The other big advantage of the Grizzlies consistent production with assists and steals is that both activities allow the Grizzlies to feature additional strengths of their roster to create advantages. The Grizzlies youth and athleticism allows for them to excel on the run, and through causing steals at a high frequency, they have plenty of opportunities to create in the open court each game. As a result, Memphis currently ranks first in points off turnovers per game and second in fast break points per game in the NBA.
Overall, Memphis has experienced steady improvements offensively this season beyond just transition opportunities. A big reason for that is due to their intelligent passing and assist production. The Grizzlies are currently in the top five of the NBA in percentage of field goals, two-point field goals, and three-point field goals assisted. Because of the frequency and quality of their passes and assists, the Grizzlies have produced an above average offense since Morant returned on January 16th, as Memphis is 12th in both FG% and 3PFG% over that timeframe.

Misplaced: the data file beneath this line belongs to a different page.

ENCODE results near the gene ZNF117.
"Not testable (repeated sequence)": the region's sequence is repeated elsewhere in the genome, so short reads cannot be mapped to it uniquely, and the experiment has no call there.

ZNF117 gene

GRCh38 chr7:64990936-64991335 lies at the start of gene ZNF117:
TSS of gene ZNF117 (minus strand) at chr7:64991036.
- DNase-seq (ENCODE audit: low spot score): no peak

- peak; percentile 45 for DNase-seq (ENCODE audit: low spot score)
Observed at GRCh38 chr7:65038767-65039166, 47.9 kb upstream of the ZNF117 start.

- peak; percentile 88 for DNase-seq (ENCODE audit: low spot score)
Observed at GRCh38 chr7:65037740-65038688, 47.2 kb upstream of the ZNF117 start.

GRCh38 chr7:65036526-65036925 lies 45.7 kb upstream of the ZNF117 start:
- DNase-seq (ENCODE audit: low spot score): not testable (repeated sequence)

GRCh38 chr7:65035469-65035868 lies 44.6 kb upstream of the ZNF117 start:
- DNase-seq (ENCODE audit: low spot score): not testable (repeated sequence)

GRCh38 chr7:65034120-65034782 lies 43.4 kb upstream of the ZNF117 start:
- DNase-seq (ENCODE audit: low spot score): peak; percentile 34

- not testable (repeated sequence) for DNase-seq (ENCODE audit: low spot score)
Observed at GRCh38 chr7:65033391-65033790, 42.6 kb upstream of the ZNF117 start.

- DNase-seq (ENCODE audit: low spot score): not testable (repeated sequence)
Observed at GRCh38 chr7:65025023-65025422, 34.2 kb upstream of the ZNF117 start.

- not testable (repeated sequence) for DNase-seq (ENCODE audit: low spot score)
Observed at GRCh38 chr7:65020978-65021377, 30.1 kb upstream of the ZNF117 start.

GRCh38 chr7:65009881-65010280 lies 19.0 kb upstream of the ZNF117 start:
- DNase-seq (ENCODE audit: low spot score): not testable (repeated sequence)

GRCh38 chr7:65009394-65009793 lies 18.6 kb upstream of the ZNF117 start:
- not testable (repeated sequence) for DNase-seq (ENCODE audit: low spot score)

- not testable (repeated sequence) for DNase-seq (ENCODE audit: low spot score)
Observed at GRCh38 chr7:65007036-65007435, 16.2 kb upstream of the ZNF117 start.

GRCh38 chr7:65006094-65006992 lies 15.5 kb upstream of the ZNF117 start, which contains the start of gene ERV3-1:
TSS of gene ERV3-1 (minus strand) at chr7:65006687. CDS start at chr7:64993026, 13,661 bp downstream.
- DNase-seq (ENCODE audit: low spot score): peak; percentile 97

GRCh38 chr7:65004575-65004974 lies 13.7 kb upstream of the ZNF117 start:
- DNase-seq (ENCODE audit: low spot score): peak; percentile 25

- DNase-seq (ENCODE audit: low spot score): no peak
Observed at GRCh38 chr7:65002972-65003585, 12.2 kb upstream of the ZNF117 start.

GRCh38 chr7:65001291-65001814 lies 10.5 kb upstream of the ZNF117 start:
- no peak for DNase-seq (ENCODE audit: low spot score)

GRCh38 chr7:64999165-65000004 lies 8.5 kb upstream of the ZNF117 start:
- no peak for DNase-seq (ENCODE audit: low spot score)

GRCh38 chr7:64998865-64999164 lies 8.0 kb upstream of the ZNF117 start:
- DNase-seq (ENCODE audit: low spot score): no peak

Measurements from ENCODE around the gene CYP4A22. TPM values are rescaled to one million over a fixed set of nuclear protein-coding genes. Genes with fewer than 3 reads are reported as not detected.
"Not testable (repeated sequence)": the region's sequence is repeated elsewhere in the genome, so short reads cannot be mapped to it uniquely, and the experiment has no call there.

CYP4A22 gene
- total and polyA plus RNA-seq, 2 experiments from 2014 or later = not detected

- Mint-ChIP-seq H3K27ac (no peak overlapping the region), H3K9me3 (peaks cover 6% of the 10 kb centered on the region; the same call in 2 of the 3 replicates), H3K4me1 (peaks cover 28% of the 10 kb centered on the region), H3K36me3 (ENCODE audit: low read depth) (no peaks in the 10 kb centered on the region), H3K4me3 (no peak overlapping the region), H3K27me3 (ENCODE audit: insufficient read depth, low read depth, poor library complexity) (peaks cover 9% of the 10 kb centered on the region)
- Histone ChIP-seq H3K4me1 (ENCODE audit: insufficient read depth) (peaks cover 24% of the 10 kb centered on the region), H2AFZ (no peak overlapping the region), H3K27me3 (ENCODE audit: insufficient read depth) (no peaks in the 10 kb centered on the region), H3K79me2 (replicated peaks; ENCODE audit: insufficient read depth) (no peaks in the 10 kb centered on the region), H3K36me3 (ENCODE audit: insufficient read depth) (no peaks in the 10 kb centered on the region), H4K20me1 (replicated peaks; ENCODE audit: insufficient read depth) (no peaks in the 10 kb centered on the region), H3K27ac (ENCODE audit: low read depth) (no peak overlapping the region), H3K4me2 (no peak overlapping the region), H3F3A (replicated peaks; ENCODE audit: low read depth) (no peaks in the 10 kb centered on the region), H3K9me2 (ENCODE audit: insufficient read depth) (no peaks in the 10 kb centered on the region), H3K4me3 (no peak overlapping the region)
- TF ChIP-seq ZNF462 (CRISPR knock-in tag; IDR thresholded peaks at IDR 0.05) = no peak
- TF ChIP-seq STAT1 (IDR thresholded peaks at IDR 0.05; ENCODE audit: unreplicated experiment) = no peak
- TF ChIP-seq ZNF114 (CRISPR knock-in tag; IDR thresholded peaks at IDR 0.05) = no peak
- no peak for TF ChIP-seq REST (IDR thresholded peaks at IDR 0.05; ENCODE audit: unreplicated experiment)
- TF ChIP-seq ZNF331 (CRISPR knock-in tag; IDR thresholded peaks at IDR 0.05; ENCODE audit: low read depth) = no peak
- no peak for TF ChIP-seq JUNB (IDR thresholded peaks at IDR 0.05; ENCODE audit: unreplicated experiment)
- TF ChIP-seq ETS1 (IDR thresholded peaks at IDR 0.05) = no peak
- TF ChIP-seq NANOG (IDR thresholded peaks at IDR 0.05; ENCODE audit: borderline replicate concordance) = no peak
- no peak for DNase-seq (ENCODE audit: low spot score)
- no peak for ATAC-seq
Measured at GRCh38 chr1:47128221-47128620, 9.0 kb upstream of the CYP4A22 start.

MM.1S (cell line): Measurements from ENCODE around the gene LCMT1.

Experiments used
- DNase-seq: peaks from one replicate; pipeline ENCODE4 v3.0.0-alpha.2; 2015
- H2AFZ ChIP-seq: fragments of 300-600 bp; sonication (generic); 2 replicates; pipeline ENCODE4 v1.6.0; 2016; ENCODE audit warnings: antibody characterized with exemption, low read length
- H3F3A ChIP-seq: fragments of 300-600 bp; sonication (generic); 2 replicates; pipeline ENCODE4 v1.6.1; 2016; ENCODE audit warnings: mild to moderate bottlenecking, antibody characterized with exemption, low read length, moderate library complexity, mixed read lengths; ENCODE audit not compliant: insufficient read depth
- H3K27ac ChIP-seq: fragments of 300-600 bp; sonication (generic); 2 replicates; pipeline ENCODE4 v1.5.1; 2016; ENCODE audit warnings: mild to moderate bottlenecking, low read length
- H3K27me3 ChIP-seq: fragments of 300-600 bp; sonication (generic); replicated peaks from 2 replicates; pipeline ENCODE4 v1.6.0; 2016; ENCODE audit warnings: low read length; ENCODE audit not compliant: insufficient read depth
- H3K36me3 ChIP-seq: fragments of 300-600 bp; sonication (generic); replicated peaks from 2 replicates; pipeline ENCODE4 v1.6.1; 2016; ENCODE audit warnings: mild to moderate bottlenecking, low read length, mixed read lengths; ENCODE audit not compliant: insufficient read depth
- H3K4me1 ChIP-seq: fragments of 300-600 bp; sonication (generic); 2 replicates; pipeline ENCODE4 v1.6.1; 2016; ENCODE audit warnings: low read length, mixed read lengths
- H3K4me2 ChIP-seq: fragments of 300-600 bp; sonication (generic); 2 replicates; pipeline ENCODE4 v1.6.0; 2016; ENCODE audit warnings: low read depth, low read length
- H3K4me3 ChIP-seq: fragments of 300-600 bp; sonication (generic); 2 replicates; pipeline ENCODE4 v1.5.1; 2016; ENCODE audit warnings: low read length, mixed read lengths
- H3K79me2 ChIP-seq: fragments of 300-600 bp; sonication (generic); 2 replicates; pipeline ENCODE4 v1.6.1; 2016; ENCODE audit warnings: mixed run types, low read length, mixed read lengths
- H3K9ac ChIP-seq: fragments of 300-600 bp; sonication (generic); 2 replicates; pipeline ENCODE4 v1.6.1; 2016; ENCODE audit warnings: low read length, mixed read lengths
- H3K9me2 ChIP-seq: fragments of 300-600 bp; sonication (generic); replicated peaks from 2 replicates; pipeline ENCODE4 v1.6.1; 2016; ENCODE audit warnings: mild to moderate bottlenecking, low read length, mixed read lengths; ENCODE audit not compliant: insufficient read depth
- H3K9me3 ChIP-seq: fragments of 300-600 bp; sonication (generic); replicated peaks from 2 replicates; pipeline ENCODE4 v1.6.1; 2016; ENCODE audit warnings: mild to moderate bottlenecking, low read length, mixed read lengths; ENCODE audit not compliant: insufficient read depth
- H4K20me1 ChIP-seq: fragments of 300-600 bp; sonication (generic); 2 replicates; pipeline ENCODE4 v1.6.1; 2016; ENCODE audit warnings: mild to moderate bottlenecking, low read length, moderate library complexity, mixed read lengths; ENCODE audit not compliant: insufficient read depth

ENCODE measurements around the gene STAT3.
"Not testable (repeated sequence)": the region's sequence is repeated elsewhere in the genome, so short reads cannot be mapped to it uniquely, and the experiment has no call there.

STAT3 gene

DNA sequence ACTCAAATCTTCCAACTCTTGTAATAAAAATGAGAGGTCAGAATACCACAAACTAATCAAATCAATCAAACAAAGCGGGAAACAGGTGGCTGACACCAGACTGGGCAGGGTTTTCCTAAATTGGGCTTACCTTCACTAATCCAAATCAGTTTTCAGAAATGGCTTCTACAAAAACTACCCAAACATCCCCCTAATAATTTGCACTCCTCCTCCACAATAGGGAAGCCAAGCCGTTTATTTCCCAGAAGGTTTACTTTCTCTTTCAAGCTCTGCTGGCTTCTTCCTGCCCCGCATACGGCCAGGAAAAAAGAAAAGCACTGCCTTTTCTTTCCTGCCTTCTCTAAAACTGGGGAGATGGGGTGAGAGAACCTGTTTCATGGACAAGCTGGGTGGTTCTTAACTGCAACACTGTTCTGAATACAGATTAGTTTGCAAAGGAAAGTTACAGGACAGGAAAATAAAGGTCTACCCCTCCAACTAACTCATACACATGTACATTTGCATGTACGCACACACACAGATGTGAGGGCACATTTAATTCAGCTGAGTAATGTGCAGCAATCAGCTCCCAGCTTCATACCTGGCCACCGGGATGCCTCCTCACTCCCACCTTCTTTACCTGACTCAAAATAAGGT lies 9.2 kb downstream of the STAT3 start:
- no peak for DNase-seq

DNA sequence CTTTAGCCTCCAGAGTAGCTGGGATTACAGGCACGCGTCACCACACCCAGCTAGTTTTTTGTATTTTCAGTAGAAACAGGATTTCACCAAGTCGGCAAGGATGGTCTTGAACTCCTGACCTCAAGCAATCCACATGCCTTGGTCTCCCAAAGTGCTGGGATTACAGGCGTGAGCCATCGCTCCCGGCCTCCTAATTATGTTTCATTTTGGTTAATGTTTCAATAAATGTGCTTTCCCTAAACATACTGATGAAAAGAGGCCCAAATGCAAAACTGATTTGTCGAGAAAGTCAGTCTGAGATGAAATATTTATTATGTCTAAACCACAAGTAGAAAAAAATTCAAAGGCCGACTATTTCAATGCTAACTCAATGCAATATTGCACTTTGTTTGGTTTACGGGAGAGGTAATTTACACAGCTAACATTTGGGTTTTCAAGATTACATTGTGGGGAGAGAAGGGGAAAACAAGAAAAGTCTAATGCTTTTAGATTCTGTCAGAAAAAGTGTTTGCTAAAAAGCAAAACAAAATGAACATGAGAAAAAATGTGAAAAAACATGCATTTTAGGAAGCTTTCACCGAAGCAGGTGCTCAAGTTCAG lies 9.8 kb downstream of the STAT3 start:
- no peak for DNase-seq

Simply put, by consistently creating steals and assists, the Grizzlies are also becoming more consistent at featuring other strengths of their roster and improving areas of weakness, such as shooting from distance. This is why Coach Jenkins places such an emphasis on passing and opportunistic defense, and why everyone on the roster is committed to the plan.
Both Jenkins and the players know that is the best way to maximize their talents and to be competitive and win regardless of their competition.